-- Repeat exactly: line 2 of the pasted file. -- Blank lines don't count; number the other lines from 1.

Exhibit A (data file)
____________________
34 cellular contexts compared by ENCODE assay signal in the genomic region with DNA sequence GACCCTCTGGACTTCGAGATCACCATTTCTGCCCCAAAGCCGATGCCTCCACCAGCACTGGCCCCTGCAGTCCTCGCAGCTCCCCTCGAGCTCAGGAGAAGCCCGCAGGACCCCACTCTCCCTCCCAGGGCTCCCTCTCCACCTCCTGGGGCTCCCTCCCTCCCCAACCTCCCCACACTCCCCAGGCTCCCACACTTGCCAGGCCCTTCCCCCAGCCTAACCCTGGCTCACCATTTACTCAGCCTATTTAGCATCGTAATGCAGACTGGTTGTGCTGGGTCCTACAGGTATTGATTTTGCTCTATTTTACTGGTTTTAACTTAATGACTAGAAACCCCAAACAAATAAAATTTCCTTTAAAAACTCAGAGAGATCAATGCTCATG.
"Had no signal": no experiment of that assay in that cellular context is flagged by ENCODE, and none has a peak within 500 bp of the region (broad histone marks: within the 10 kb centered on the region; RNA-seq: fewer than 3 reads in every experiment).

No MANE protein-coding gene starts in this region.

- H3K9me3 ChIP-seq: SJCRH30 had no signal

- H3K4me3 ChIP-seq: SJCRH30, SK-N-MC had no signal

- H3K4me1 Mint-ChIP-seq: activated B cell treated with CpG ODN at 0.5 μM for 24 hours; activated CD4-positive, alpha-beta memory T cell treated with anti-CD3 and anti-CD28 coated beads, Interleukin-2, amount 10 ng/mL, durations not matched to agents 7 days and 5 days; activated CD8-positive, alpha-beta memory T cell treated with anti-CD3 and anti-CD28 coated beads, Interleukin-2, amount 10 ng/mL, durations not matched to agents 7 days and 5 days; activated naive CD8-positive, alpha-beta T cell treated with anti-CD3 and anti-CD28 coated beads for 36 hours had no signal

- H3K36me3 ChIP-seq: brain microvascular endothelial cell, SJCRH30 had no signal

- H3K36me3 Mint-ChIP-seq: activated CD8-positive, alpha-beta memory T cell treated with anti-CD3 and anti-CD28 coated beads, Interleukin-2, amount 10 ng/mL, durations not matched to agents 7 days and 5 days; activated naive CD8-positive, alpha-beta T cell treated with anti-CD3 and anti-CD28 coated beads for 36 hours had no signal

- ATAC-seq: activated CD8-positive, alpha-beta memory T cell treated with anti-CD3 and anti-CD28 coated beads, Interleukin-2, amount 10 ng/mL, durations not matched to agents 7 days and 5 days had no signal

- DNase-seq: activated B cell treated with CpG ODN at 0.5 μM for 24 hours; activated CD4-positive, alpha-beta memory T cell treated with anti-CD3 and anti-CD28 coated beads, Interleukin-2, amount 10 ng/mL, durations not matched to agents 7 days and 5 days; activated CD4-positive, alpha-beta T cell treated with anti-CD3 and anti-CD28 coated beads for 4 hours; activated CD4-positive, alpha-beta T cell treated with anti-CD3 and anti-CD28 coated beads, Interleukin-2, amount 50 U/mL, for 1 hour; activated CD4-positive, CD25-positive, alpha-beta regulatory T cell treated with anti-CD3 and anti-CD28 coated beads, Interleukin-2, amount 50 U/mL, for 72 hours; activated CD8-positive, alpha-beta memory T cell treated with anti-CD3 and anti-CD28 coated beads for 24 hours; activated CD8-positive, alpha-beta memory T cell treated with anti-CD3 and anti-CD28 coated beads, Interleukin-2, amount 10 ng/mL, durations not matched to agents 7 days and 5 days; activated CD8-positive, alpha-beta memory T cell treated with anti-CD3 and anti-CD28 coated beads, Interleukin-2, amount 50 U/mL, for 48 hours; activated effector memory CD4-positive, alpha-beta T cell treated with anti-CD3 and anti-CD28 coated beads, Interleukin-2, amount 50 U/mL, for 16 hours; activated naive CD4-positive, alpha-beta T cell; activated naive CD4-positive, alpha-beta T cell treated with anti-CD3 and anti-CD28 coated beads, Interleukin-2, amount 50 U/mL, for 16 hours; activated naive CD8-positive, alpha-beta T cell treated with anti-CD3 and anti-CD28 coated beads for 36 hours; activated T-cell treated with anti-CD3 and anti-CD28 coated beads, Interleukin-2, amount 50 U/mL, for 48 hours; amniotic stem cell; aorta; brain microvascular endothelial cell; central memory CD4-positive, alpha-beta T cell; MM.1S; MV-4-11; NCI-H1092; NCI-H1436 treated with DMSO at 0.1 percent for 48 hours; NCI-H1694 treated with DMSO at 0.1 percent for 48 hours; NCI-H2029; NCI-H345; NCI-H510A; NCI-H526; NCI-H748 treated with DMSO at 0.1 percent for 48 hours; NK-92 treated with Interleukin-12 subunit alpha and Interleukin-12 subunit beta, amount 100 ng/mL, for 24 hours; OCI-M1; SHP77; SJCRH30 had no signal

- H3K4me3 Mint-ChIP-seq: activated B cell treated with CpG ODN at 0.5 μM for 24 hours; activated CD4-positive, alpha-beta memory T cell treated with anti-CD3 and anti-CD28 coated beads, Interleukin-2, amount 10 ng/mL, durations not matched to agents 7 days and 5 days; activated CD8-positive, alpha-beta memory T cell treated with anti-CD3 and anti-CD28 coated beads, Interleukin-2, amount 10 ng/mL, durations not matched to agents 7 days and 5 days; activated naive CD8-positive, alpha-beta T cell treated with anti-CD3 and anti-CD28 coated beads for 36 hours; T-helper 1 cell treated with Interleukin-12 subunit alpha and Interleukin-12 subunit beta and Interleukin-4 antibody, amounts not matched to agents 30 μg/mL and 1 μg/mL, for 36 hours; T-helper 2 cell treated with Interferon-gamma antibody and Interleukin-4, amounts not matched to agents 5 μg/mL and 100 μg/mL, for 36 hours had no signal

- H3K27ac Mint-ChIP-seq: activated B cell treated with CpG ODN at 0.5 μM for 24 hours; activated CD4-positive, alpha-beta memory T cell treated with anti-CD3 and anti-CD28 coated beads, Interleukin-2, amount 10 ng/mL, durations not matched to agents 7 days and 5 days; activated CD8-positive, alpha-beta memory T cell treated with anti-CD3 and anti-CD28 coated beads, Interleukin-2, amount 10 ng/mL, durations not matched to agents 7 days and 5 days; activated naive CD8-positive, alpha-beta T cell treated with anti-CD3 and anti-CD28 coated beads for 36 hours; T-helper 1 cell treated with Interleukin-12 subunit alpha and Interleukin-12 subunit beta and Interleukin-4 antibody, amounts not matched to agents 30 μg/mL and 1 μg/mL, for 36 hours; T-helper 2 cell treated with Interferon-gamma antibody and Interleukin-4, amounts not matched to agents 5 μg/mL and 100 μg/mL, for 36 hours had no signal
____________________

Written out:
"Had no signal": no experiment of that assay in that cellular context is flagged by ENCODE, and none has a peak within 500 bp of the region (broad histone marks: within the 10 kb centered on the region; RNA-seq: fewer than 3 reads in every experiment).